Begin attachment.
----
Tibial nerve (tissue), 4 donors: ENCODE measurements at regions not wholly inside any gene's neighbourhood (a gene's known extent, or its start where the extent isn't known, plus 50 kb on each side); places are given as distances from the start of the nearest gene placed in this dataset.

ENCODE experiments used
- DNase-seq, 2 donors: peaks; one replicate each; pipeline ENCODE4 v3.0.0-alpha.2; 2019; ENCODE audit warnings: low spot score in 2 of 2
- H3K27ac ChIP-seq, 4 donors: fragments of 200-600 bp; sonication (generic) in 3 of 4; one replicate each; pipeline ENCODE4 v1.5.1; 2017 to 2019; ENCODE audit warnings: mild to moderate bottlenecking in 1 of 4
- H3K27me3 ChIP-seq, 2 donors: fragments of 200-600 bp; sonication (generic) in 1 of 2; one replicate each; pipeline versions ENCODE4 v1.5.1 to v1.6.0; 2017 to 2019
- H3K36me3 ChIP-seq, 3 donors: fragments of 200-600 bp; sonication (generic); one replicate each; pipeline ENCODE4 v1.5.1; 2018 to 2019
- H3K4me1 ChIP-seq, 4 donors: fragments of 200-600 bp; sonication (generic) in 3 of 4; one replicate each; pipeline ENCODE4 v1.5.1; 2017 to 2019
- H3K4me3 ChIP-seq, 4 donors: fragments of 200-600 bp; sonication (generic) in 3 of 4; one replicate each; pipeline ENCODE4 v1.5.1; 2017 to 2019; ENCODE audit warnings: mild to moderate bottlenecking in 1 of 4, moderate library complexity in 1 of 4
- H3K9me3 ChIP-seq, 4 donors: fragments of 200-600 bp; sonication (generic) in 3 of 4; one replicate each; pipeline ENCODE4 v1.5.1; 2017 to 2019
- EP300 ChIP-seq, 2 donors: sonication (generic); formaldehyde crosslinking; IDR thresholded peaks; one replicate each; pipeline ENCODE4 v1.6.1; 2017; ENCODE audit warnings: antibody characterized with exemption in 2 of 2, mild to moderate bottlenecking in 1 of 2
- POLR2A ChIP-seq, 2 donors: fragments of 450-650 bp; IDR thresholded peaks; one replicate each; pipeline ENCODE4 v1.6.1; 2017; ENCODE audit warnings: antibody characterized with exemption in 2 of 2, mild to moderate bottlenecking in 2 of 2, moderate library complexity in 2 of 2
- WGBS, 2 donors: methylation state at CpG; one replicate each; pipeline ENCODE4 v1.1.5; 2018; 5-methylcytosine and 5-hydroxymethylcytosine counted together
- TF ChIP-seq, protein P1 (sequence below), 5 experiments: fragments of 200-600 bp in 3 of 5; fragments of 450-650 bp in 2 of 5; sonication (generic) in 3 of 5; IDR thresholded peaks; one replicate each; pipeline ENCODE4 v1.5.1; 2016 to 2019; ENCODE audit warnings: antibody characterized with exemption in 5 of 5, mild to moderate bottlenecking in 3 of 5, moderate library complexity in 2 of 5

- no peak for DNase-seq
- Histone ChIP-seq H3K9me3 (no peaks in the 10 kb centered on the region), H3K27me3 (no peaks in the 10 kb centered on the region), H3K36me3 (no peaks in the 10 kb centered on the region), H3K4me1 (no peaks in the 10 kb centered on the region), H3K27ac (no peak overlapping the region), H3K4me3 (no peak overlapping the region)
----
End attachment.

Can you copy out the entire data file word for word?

Tibial nerve (tissue), 4 donors: ENCODE measurements at regions not wholly inside any gene's neighbourhood (a gene's known extent, or its start where the extent isn't known, plus 50 kb on each side); places are given as distances from the start of the nearest gene placed in this dataset.

ENCODE experiments used
- DNase-seq, 2 donors: peaks; one replicate each; pipeline ENCODE4 v3.0.0-alpha.2; 2019; ENCODE audit warnings: low spot score in 2 of 2
- H3K27ac ChIP-seq, 4 donors: fragments of 200-600 bp; sonication (generic) in 3 of 4; one replicate each; pipeline ENCODE4 v1.5.1; 2017 to 2019; ENCODE audit warnings: mild to moderate bottlenecking in 1 of 4
- H3K27me3 ChIP-seq, 2 donors: fragments of 200-600 bp; sonication (generic) in 1 of 2; one replicate each; pipeline versions ENCODE4 v1.5.1 to v1.6.0; 2017 to 2019
- H3K36me3 ChIP-seq, 3 donors: fragments of 200-600 bp; sonication (generic); one replicate each; pipeline ENCODE4 v1.5.1; 2018 to 2019
- H3K4me1 ChIP-seq, 4 donors: fragments of 200-600 bp; sonication (generic) in 3 of 4; one replicate each; pipeline ENCODE4 v1.5.1; 2017 to 2019
- H3K4me3 ChIP-seq, 4 donors: fragments of 200-600 bp; sonication (generic) in 3 of 4; one replicate each; pipeline ENCODE4 v1.5.1; 2017 to 2019; ENCODE audit warnings: mild to moderate bottlenecking in 1 of 4, moderate library complexity in 1 of 4
- H3K9me3 ChIP-seq, 4 donors: fragments of 200-600 bp; sonication (generic) in 3 of 4; one replicate each; pipeline ENCODE4 v1.5.1; 2017 to 2019
- EP300 ChIP-seq, 2 donors: sonication (generic); formaldehyde crosslinking; IDR thresholded peaks; one replicate each; pipeline ENCODE4 v1.6.1; 2017; ENCODE audit warnings: antibody characterized with exemption in 2 of 2, mild to moderate bottlenecking in 1 of 2
- POLR2A ChIP-seq, 2 donors: fragments of 450-650 bp; IDR thresholded peaks; one replicate each; pipeline ENCODE4 v1.6.1; 2017; ENCODE audit warnings: antibody characterized with exemption in 2 of 2, mild to moderate bottlenecking in 2 of 2, moderate library complexity in 2 of 2
- WGBS, 2 donors: methylation state at CpG; one replicate each; pipeline ENCODE4 v1.1.5; 2018; 5-methylcytosine and 5-hydroxymethylcytosine counted together
- TF ChIP-seq, protein P1 (sequence below), 5 experiments: fragments of 200-600 bp in 3 of 5; fragments of 450-650 bp in 2 of 5; sonication (generic) in 3 of 5; IDR thresholded peaks; one replicate each; pipeline ENCODE4 v1.5.1; 2016 to 2019; ENCODE audit warnings: antibody characterized with exemption in 5 of 5, mild to moderate bottlenecking in 3 of 5, moderate library complexity in 2 of 5

- no peak for DNase-seq
- Histone ChIP-seq H3K9me3 (no peaks in the 10 kb centered on the region), H3K27me3 (no peaks in the 10 kb centered on the region), H3K36me3 (no peaks in the 10 kb centered on the region), H3K4me1 (no peaks in the 10 kb centered on the region), H3K27ac (no peak overlapping the region), H3K4me3 (no peak overlapping the region)